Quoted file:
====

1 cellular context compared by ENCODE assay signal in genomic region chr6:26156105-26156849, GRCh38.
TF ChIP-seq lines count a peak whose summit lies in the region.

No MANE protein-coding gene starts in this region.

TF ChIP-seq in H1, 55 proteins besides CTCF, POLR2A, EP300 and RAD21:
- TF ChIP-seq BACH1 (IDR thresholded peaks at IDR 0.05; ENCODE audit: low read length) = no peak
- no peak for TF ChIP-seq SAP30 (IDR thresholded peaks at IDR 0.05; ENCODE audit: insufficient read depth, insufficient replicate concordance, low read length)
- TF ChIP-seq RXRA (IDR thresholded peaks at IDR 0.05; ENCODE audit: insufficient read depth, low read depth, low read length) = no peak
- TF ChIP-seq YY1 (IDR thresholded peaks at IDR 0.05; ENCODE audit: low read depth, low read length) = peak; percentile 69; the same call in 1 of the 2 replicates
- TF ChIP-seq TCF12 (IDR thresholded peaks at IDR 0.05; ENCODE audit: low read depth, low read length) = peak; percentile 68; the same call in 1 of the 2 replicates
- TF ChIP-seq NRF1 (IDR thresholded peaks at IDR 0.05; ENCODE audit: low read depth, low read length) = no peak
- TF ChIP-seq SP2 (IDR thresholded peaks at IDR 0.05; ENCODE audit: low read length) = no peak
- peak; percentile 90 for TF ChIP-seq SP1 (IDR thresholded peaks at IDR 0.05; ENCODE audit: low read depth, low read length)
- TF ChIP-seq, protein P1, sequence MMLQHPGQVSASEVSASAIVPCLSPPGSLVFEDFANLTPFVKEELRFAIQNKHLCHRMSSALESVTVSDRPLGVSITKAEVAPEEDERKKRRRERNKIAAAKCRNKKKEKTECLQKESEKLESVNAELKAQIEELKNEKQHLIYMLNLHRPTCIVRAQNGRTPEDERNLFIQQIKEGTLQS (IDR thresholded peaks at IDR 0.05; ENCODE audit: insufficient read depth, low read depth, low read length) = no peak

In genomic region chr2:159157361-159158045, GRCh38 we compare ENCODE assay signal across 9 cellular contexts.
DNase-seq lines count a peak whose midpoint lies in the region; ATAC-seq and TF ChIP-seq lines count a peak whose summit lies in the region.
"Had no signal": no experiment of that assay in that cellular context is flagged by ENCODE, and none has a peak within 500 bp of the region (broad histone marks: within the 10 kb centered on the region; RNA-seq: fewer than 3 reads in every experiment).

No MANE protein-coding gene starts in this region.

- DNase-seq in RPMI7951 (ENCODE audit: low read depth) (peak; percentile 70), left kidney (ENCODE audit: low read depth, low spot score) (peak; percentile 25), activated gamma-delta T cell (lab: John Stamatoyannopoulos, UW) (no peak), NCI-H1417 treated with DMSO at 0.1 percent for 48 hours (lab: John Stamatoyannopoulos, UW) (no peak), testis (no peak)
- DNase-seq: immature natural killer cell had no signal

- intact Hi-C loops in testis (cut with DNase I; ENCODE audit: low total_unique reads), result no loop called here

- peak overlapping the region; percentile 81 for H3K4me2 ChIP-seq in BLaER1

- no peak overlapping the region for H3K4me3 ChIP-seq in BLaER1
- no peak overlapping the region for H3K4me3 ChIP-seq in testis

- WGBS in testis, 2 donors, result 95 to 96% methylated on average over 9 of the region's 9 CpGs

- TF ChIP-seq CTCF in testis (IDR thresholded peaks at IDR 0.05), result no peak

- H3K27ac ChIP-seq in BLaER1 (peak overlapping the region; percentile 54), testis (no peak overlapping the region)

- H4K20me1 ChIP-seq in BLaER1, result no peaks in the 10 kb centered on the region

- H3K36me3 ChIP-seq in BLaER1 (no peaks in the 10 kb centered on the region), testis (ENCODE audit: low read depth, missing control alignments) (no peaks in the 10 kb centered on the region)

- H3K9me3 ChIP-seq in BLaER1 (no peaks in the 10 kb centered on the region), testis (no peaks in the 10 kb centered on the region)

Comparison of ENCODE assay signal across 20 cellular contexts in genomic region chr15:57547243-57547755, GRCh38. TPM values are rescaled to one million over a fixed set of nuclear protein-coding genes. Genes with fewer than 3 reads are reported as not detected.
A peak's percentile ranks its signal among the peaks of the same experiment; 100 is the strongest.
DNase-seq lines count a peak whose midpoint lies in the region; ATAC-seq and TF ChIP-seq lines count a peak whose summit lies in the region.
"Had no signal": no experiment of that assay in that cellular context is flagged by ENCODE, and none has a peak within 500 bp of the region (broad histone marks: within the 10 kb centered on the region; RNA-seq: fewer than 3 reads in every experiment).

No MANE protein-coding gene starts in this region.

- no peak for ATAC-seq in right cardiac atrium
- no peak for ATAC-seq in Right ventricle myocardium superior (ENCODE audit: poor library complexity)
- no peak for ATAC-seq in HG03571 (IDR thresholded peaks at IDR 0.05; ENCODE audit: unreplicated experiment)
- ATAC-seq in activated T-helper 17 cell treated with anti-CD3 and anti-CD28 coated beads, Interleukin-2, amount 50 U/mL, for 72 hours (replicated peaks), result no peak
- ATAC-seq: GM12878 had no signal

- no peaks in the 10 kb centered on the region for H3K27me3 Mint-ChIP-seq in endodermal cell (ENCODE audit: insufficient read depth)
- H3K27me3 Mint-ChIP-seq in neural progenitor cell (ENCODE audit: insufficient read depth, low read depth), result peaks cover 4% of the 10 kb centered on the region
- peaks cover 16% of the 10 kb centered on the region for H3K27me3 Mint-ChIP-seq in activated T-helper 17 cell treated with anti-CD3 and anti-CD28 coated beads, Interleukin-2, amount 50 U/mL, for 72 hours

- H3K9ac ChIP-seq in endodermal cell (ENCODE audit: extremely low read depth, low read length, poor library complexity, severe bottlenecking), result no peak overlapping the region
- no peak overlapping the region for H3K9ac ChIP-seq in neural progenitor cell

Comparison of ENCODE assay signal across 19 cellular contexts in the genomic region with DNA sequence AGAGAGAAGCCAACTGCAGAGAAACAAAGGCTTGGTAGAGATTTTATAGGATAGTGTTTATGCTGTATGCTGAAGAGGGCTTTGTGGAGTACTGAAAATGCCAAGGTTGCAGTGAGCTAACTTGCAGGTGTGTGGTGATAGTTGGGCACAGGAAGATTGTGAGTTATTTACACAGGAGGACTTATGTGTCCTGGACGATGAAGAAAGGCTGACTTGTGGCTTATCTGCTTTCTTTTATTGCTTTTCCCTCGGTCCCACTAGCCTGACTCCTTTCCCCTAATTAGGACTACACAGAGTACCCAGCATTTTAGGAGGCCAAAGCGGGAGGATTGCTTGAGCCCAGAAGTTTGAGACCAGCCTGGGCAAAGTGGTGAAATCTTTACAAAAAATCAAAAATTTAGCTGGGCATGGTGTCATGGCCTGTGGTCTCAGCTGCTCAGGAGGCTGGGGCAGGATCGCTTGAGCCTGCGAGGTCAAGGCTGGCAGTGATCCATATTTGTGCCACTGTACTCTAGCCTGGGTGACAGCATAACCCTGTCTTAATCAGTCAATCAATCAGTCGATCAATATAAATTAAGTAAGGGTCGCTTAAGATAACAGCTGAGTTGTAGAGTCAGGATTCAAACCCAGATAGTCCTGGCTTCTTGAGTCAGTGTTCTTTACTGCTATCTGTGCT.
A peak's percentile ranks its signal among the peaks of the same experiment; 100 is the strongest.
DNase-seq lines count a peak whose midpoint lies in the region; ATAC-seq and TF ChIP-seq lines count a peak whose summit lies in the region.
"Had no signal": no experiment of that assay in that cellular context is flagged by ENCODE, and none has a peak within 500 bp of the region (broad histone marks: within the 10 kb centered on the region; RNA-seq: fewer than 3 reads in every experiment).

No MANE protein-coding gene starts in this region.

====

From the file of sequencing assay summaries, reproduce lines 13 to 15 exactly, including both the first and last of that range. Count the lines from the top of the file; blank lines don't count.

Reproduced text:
- TF ChIP-seq, protein P1, sequence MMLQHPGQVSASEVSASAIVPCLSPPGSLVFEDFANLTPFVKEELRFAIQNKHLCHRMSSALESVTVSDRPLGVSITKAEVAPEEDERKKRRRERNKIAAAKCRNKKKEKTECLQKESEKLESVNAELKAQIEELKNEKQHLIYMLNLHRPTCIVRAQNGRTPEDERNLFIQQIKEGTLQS (IDR thresholded peaks at IDR 0.05; ENCODE audit: insufficient read depth, low read depth, low read length) = no peak

In genomic region chr2:159157361-159158045, GRCh38 we compare ENCODE assay signal across 9 cellular contexts.
DNase-seq lines count a peak whose midpoint lies in the region; ATAC-seq and TF ChIP-seq lines count a peak whose summit lies in the region.